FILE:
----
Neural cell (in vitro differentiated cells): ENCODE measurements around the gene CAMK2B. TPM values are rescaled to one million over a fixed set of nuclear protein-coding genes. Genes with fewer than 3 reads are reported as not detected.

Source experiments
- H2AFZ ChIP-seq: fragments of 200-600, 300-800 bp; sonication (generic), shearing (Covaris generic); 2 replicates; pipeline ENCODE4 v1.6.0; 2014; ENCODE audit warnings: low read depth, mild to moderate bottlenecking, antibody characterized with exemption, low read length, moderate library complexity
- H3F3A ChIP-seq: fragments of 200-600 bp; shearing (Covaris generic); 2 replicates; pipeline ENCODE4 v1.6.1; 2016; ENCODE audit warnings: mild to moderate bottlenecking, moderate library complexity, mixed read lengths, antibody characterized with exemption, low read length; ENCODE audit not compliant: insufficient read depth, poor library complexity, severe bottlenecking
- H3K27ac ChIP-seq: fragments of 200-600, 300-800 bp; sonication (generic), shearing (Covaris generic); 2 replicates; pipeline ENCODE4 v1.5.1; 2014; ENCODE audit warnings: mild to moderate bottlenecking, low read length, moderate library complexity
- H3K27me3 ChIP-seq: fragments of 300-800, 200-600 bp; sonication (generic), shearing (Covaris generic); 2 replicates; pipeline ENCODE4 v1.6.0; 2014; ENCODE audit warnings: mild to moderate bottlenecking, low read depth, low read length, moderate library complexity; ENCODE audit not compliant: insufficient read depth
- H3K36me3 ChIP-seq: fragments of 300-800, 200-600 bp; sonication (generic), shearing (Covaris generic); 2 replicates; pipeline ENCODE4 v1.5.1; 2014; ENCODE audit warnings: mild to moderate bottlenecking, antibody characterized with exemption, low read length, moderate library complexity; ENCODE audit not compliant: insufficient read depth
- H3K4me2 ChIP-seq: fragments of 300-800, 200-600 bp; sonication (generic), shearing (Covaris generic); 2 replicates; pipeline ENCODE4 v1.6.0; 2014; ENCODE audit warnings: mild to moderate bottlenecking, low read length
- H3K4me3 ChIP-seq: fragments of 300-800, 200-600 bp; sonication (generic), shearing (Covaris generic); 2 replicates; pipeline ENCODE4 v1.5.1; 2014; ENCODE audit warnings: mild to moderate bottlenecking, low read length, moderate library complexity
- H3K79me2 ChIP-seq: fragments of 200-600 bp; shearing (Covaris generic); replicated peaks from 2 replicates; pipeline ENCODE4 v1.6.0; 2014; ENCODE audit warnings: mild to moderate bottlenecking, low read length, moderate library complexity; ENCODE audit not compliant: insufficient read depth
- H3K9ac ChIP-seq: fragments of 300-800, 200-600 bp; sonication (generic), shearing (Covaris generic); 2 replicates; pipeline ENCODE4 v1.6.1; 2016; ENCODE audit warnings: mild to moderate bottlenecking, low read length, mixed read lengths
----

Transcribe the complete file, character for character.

Neural cell (in vitro differentiated cells): ENCODE measurements around the gene CAMK2B. TPM values are rescaled to one million over a fixed set of nuclear protein-coding genes. Genes with fewer than 3 reads are reported as not detected.

Source experiments
- H2AFZ ChIP-seq: fragments of 200-600, 300-800 bp; sonication (generic), shearing (Covaris generic); 2 replicates; pipeline ENCODE4 v1.6.0; 2014; ENCODE audit warnings: low read depth, mild to moderate bottlenecking, antibody characterized with exemption, low read length, moderate library complexity
- H3F3A ChIP-seq: fragments of 200-600 bp; shearing (Covaris generic); 2 replicates; pipeline ENCODE4 v1.6.1; 2016; ENCODE audit warnings: mild to moderate bottlenecking, moderate library complexity, mixed read lengths, antibody characterized with exemption, low read length; ENCODE audit not compliant: insufficient read depth, poor library complexity, severe bottlenecking
- H3K27ac ChIP-seq: fragments of 200-600, 300-800 bp; sonication (generic), shearing (Covaris generic); 2 replicates; pipeline ENCODE4 v1.5.1; 2014; ENCODE audit warnings: mild to moderate bottlenecking, low read length, moderate library complexity
- H3K27me3 ChIP-seq: fragments of 300-800, 200-600 bp; sonication (generic), shearing (Covaris generic); 2 replicates; pipeline ENCODE4 v1.6.0; 2014; ENCODE audit warnings: mild to moderate bottlenecking, low read depth, low read length, moderate library complexity; ENCODE audit not compliant: insufficient read depth
- H3K36me3 ChIP-seq: fragments of 300-800, 200-600 bp; sonication (generic), shearing (Covaris generic); 2 replicates; pipeline ENCODE4 v1.5.1; 2014; ENCODE audit warnings: mild to moderate bottlenecking, antibody characterized with exemption, low read length, moderate library complexity; ENCODE audit not compliant: insufficient read depth
- H3K4me2 ChIP-seq: fragments of 300-800, 200-600 bp; sonication (generic), shearing (Covaris generic); 2 replicates; pipeline ENCODE4 v1.6.0; 2014; ENCODE audit warnings: mild to moderate bottlenecking, low read length
- H3K4me3 ChIP-seq: fragments of 300-800, 200-600 bp; sonication (generic), shearing (Covaris generic); 2 replicates; pipeline ENCODE4 v1.5.1; 2014; ENCODE audit warnings: mild to moderate bottlenecking, low read length, moderate library complexity
- H3K79me2 ChIP-seq: fragments of 200-600 bp; shearing (Covaris generic); replicated peaks from 2 replicates; pipeline ENCODE4 v1.6.0; 2014; ENCODE audit warnings: mild to moderate bottlenecking, low read length, moderate library complexity; ENCODE audit not compliant: insufficient read depth
- H3K9ac ChIP-seq: fragments of 300-800, 200-600 bp; sonication (generic), shearing (Covaris generic); 2 replicates; pipeline ENCODE4 v1.6.1; 2016; ENCODE audit warnings: mild to moderate bottlenecking, low read length, mixed read lengths